with Shrikant Iyer
Thursday, August 8 | 5:15 PM | FREE
Join us for this storytelling session that will walk participants through the many steps required to create a work of origami in the form of a story. Origami, which is more popularly known as a traditional Japanese art, actually originated in China, according to instructor Shrikant Iyer. Historically, origami was an exclusive art reserved for wealthy individuals who could afford the cost of paper. Japanese Samurai, for example, would often exchange gifts of origami as expressions of good luck by folding a piece of dried meat or fish into the sculpture. The art of paper folding is no longer restricted by traditional bounds, and it now employs a wide array of materials and textures for more innovative creations.
Shrikant Iyer is an origami performance artist with over 15 years of experience, performing and teaching Origami through storytelling. He is also the creator of Origami Heaven, an event dedicated to spreading Japanese and Asian American culture through origami. He is New York state arts in education consultant and regularly performs at schools, libraries, museums, and children’s parties.
Shrikant has made several television appearances from the Samantha Brown show on Travel channel to Extreme Makeover home edition on ABC and Japanese public television.
Curated by Amy Kirwin Programmatic Partners include Peconic Land Trust, South Fork Natural History Museum, Oceana and the Peter Matthiessen Center. This timely exhibition will feature artists who use their talents to focus on environmental conservation and activism, whether through fine art, upcycling, photography, film, music, prose or other forms of artistic expression. Exhibiting artists will hold workshops throughout, poignant panel discussions will be organized with the presenting partners, plus special film screenings including the sensational Fantastic Fungi. The intention of eARTh is to create a beautiful message about the state of our precious earth in a way that all can understand and appreciate. Artists include Roisin Bateman, Kristian Brevik, Scott Bluedorn, Megan Chaskey, Erica Cirino, Rossa Cole, Janet Culbertson, Thomas Deininger, Alejandro Duran, Jim Gingerich, Mamoun Friedrich Grosvenor, John Haigney, Kara Hoblin, Michael Light, Pamela Longobardi, Christa Maiwald, Tucker Marder, Janine Martel, Steve Miller, Patricia Paladines, Aurora Robson, Cindy Pease Roe, Lauren Ruiz, Anne Seelbach, Kathryn Szoka, and Diane Tuft, plus a special project by the members of the South Fork Natural History Museum’s Young Environmentalists program. Cover Art: Kara Hoblin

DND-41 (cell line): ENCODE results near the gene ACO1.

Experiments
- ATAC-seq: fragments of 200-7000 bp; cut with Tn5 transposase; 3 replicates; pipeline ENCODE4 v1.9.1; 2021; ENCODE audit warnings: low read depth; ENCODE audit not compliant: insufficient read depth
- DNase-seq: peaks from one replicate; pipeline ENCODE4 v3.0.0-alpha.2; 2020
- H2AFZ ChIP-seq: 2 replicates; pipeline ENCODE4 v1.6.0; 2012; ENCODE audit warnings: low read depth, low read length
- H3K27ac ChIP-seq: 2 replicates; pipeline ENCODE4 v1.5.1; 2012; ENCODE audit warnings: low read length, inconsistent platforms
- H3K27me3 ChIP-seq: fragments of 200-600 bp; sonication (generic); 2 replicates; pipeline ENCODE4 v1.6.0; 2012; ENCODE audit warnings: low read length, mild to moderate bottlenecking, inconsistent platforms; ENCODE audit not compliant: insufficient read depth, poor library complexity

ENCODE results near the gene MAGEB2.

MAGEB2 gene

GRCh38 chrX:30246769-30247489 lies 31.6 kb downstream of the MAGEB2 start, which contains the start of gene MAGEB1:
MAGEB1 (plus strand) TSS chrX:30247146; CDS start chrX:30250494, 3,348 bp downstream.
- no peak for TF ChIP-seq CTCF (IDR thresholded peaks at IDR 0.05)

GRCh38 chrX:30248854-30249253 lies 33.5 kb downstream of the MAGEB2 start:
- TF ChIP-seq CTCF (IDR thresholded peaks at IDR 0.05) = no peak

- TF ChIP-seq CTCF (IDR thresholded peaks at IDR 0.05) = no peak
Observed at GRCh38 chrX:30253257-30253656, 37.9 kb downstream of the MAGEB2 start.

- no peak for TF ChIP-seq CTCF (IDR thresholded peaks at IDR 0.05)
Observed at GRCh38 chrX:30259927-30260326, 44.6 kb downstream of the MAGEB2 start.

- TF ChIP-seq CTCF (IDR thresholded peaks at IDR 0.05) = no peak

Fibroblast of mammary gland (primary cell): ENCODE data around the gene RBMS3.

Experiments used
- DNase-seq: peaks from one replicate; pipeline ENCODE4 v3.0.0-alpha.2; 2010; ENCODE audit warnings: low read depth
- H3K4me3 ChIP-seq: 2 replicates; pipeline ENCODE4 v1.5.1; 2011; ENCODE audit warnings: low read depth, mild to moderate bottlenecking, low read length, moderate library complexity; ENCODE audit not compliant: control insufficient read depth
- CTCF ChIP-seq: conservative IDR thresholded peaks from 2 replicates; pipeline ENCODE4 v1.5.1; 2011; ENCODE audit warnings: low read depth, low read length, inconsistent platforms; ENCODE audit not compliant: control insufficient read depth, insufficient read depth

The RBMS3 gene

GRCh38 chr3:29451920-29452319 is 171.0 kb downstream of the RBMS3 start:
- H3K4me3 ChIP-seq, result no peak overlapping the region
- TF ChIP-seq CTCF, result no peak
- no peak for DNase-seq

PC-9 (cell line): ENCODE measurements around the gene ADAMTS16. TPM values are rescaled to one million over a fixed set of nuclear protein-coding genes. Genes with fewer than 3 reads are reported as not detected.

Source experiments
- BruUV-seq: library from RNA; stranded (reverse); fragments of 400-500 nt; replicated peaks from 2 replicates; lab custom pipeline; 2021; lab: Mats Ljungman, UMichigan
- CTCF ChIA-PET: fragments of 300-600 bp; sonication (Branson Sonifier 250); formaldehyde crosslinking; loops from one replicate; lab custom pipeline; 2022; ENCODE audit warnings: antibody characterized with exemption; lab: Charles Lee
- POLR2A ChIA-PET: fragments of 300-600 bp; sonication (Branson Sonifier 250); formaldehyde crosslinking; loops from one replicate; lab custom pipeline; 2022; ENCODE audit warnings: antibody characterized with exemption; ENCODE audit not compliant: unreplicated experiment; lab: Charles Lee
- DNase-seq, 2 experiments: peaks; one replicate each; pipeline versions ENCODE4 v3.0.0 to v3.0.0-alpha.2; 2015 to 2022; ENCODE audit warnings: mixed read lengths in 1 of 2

Conceived and Curated by Paton Miller Presenting Sponsor: Ingrid Arneberg and Will Marin East End Collected draws attention to the large population of artists living in the region and reflects Paton Miller’s vision of the East End as an ideal environment for artists to create work. In this sixth iteration of the popular exhibition, Miller continues with the intention of never showing the same artist twice. Since its 2015 launch, the EEC series has featured over 200 individuals. Through this exhibition, Paton Miller celebrates 34 new artists and further establishes Southampton Arts Center as a home where the East End arts scene continues to thrive. EEC6 Artists include Linda K. Alpern, Mary Boochever, Deborah Buck, Dominic Cantasano, Isadora Capraro, Philippe Cheng, Joe Chierchio, Jerry Cooke, James Croak, Noel de Lesseps, Mary Delaney, John Dios, David Geiser*, Melody Guini, Candace Hill, Dennis Lawrence, Christine Matthai, Gerald Monroe, Ryan Moore, Shimon Okshteyn*, Zach Osif, Patrick Peters, Leila Pinto, William Quigley, Doug Reina, Bastienne Schmidt, Christine Sciulli, Anne Seelbach, Agathe Snow, Kevin Teare, Catherine Van Milders, Maria Vasconcelos, Linh Vivace, Charles Waller*, Claire Watson, Carol Weinberg, Suzanne Wetanson, and John Whelan. This year we pay tribute to three East End Collected alums we lost in the past year, David Geiser (EEC1), Charles Waller (EEC2), and Shimon Okshteyn (EEC4).